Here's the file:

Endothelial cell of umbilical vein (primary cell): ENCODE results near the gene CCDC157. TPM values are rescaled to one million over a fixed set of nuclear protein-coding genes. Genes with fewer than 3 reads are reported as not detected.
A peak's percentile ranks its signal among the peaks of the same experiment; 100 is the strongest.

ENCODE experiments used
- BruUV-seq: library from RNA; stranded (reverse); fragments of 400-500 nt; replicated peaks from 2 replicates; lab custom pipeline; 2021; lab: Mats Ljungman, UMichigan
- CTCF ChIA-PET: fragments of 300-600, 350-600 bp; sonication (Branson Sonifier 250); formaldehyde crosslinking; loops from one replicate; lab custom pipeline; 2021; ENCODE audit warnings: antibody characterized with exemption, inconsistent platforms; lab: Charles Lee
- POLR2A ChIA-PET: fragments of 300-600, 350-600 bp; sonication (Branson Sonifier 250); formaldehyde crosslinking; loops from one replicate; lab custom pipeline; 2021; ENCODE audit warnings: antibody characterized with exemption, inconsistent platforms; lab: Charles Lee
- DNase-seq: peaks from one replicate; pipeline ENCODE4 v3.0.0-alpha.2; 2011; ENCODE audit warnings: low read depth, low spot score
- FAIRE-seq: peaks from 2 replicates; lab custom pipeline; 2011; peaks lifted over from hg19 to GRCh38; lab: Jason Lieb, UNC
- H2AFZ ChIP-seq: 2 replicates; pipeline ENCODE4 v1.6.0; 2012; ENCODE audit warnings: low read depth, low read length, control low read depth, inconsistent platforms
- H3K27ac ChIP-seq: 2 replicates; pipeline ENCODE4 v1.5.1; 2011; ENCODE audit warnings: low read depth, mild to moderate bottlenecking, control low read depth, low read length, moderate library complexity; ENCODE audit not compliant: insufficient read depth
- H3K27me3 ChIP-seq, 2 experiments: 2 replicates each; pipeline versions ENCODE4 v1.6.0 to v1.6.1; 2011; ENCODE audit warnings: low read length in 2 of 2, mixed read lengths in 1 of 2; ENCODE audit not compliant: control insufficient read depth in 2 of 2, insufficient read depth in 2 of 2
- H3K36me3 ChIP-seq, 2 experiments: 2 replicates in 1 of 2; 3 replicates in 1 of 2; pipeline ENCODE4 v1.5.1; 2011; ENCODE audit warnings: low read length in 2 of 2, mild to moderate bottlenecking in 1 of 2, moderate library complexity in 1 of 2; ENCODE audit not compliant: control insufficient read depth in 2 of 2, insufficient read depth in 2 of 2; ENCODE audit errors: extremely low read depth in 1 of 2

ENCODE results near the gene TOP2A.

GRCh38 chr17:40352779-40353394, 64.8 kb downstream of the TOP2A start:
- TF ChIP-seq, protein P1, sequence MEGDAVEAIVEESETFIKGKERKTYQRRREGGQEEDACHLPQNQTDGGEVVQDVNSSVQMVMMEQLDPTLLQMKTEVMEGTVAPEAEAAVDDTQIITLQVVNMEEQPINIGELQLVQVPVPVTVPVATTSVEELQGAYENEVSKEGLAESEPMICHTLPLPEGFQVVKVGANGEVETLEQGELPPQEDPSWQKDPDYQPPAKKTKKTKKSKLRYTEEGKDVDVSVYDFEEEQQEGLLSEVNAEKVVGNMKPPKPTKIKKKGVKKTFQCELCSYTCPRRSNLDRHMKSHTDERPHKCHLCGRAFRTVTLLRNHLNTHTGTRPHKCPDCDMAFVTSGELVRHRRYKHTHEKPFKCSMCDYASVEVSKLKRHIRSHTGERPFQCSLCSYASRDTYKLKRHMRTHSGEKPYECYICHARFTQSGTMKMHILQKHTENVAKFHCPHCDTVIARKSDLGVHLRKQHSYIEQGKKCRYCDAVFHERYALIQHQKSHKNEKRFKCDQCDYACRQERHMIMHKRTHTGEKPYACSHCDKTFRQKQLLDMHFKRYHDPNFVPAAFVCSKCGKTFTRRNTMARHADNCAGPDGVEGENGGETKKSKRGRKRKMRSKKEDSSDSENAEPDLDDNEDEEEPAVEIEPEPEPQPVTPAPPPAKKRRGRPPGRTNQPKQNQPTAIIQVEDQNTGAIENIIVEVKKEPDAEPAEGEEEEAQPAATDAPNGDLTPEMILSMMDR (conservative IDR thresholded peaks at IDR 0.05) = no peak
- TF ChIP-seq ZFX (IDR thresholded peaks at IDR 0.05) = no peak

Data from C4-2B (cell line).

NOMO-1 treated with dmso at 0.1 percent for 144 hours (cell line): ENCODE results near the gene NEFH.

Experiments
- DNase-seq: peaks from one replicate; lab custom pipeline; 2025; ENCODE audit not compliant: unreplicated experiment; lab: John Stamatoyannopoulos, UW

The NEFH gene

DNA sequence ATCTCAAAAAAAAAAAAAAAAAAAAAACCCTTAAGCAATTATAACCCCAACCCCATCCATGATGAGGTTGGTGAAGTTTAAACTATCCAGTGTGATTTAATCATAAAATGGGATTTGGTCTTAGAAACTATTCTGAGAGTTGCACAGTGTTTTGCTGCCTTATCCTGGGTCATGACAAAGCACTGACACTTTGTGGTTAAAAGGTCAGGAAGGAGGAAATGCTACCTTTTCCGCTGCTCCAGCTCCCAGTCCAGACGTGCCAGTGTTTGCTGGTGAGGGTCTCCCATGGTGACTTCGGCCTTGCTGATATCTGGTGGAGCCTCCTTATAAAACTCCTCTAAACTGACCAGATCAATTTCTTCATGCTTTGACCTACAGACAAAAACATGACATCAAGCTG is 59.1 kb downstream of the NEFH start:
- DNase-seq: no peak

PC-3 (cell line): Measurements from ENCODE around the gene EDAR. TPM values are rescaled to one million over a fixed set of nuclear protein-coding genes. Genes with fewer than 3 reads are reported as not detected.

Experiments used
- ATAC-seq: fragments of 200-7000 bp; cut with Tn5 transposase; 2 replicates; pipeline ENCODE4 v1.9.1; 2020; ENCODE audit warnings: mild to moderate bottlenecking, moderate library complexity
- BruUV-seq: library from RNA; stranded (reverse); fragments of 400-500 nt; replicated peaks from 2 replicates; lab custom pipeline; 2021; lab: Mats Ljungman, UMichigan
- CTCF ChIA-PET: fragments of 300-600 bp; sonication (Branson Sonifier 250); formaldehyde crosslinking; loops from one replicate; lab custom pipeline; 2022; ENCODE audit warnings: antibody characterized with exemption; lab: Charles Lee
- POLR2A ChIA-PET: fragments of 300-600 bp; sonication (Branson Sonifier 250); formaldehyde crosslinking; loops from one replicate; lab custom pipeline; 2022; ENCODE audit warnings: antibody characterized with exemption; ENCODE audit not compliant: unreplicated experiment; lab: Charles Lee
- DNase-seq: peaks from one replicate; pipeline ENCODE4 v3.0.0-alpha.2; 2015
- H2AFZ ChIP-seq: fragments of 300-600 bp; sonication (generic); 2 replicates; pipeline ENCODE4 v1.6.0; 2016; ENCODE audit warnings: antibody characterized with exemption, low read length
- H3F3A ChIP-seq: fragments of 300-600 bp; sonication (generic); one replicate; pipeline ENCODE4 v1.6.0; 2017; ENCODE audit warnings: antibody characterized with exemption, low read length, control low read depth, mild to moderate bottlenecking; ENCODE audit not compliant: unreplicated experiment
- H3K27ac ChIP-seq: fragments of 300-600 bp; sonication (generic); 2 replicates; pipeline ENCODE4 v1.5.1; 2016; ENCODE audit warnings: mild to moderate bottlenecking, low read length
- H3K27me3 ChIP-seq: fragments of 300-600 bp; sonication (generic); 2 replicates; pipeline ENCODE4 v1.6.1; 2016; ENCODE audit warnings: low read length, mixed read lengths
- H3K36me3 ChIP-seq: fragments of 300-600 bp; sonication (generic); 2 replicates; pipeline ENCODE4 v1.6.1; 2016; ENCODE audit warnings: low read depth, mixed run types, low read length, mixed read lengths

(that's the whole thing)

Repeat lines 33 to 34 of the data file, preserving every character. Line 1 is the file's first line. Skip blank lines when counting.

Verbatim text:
- H3K27ac ChIP-seq: fragments of 300-600 bp; sonication (generic); 2 replicates; pipeline ENCODE4 v1.5.1; 2016; ENCODE audit warnings: mild to moderate bottlenecking, low read length
- H3K27me3 ChIP-seq: fragments of 300-600 bp; sonication (generic); 2 replicates; pipeline ENCODE4 v1.6.1; 2016; ENCODE audit warnings: low read length, mixed read lengths